You appeared on That Metal Show in 2015 jamming with Metallica’s Kirk Hammett – how was that?
It was great. They’re a big band, and it’s flattering that I have that much of an impact on those guys. I never knew until the early nineties that Slash was a fan and Kirk was a fan, and Def Leppard and all these guys. It was a very big surprise because I never focused on that – I just did what I did, you know? Years later people tell you, and it’s kind of mind-blowing.
You yourself are a fan of Rory Gallagher. Would you like to appear at the Rory Gallagher tribute festival that happens in Ballyshannon every year?
Absolutely. I’ll do anything that comes our way that makes sense, and we can do. I haven’t consumed music for forty years, and everything I enjoyed consuming-wise was from my early teens, and, of course, Rory Gallagher was one of my favourites absolutely. [Sings] “What’s going ooooonnnn!” I love the song ‘What’s Going On’, it’s brilliant.
Your Black and White guitar is so iconic.
The guitar thing to me; I didn’t pick the guitar – it’s all based on circumstances, and if it works don’t fix it. When I did the ‘Lovedrive’ album with The Scorpions, I decided to paint my guitar black and white, and when I left The Scorpions something mysterious happened. My brother called me and asked me if I would allow him to use the black and white design, and I was always wondering; “why the heck is he so desperate to do this?” Today I think I know – I think he wanted to distort and take a bit of my image.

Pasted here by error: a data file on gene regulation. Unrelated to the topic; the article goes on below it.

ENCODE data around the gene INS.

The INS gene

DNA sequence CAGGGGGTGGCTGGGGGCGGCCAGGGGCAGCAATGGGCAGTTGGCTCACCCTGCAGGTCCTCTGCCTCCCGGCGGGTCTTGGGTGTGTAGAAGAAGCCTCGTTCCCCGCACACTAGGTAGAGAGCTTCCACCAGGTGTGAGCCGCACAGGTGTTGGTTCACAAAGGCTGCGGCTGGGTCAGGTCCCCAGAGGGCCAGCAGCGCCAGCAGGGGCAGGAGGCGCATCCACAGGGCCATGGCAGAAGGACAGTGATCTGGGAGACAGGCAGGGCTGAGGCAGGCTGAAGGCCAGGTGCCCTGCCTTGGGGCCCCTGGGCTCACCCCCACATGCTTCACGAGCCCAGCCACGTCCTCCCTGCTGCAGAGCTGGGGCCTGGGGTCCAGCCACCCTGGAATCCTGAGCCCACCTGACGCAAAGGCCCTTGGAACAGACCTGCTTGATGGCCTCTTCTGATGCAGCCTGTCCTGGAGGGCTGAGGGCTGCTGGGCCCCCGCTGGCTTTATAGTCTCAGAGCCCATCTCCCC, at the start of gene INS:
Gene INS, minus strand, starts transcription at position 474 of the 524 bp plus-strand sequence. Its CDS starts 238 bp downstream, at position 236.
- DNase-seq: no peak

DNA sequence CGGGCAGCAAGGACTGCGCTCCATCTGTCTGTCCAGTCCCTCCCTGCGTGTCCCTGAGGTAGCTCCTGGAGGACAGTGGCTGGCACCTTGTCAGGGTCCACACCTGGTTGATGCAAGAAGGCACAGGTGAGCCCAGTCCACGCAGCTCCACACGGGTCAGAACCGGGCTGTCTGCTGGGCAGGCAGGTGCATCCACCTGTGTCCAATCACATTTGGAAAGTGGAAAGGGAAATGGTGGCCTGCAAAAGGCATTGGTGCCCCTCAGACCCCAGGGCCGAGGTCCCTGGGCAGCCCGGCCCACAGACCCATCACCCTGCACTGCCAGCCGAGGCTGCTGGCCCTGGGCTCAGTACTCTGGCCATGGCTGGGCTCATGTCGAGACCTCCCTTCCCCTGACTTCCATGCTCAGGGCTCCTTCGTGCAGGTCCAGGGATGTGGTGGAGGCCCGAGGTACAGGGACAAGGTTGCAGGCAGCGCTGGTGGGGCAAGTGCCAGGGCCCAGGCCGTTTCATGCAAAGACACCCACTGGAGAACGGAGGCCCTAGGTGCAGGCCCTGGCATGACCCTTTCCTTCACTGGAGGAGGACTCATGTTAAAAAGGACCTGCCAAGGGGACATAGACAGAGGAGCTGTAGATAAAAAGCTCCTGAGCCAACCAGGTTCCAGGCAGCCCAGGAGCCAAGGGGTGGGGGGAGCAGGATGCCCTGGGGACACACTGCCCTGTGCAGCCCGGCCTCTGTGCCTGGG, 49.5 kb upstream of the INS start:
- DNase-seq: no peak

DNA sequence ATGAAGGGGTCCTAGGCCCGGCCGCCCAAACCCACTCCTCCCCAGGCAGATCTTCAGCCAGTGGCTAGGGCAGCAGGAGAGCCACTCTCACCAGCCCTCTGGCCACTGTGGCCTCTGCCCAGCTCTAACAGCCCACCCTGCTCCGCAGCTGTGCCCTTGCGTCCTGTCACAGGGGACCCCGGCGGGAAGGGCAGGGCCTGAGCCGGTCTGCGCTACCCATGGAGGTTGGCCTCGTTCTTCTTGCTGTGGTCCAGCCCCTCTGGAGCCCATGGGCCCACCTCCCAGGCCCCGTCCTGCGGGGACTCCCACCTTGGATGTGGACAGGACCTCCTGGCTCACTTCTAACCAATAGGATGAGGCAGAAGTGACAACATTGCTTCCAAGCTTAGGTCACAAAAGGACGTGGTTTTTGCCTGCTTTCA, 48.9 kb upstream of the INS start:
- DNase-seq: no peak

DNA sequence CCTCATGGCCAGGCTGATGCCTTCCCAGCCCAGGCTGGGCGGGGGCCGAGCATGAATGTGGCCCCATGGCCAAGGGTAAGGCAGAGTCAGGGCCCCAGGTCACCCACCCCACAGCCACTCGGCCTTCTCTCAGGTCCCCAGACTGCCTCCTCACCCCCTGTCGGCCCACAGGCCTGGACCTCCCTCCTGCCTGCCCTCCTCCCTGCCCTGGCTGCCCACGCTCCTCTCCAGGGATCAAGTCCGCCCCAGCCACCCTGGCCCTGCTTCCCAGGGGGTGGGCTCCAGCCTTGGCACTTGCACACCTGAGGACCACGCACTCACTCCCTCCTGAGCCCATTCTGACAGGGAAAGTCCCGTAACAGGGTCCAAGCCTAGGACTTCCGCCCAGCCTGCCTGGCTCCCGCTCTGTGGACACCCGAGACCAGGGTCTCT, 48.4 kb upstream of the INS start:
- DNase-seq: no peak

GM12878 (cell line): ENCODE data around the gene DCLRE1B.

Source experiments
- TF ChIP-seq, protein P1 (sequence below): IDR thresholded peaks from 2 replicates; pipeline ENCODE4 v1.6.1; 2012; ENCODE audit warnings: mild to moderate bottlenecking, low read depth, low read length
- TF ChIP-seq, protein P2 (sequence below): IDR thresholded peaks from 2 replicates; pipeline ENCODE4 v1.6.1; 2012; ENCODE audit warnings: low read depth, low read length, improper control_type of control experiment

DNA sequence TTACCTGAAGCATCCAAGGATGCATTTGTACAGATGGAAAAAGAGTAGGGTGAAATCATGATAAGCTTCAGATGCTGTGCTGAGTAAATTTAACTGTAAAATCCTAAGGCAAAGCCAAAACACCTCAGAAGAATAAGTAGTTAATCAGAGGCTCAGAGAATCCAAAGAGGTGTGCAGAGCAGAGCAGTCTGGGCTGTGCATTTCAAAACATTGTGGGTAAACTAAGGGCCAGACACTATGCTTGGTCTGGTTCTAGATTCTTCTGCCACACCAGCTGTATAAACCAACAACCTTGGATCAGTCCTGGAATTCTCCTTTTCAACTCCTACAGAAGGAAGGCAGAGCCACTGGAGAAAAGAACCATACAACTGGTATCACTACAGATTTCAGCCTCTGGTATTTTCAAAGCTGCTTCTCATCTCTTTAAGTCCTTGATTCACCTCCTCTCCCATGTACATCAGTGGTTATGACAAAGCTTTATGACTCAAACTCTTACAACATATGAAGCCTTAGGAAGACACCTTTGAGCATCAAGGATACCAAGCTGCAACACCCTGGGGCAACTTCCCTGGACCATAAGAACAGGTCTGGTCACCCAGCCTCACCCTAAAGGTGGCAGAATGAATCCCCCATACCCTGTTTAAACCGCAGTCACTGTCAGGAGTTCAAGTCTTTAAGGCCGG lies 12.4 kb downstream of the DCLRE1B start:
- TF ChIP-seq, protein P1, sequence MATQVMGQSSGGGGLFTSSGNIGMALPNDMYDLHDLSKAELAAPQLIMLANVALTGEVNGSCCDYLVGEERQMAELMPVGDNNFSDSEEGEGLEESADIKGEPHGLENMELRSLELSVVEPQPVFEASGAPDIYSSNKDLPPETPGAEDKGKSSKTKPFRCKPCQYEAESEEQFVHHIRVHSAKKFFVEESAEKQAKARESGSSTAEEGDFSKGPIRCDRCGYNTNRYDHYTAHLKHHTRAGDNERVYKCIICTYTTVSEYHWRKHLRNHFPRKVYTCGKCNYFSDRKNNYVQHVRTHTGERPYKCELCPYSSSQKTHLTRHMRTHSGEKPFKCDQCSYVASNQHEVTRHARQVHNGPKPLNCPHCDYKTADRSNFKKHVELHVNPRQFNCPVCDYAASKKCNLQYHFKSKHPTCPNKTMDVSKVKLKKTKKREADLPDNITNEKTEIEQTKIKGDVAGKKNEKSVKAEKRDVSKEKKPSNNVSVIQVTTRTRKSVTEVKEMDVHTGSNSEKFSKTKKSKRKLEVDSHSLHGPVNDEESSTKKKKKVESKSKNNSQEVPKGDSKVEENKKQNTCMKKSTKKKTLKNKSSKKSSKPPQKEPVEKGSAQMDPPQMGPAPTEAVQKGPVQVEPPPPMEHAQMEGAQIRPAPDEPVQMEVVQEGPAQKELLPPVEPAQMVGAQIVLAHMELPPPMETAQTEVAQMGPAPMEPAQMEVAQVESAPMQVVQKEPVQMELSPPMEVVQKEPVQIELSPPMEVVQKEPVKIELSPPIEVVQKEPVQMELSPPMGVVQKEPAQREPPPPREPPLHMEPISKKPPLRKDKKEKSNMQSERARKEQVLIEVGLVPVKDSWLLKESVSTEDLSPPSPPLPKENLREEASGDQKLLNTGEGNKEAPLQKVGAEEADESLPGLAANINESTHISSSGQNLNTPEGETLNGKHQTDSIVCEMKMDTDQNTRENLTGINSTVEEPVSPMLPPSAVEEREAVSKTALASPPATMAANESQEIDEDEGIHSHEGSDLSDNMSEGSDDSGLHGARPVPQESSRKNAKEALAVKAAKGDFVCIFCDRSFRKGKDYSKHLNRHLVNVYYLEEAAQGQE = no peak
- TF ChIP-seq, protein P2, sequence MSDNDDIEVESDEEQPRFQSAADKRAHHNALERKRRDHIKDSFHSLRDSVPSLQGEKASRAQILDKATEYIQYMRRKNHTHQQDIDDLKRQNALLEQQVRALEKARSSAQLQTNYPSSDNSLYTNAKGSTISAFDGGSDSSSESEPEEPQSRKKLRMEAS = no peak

You and Rudolph are quite alike aren’t you?
The difference is one can play and the other one can’t! [Laughs] That’s how you can find out who is who. Or you look at the eyes; his eyes are brown, but he can fake that too by getting blue lenses. Rudolph is the entertainer on a visual level; I’m the artist.
Have you any plans to get up on stage with The Scorpions before they call it a day?
I don’t pay attention to any of that. I focus on what I’m doing. I’m fed up with that, and I’m disappointed in them; they have completely distorted the ‘Lovedrive’ phase. Just a few weeks ago I was confronted with The Scorpions [albums reissue] box, and what I saw there, it really, really shocked me. I can’t trust them anymore. The whole ‘Lovedrive’ story is wrong. They are putting it down as if I begged them to take me into The Scorpions. They begged me to join – I was already doing arena tours with UFO in the States. It’s unbelievable. They asked me to help them, and now I see that the whole ‘Lovedrive’ story is written to their favour; they are the big guys.
I can’t believe it, honestly – they’re just fooling people with their finishing playing, and then they don’t, and then [they continue playing] forever and ever. I guess when you get older you get bolder or something, but I have absolutely no interest because I can’t trust them. If I look back now, it’s unbelievable, little bits and pieces I’m discovering. So putting together the whole picture, it looks like they’re absolutely desperate.
Going back to Temple Of Rock; are you looking forward to the U.K. dates?
Absolutely. Yeah, we’re doing a headline tour, and as we continue, we’re changing our set around. We’ll get to squeeze in a lot more material than on the Judas Priest tour. That was kind of “whoops!” – it was over before it started!
Finally, what’s next for Michael Schenker?
We’re actually getting ready mixing and doing all sorts of things to get our new DVD out, which will be released in April. It was recorded in Madrid in Spain, and it’s working out really good.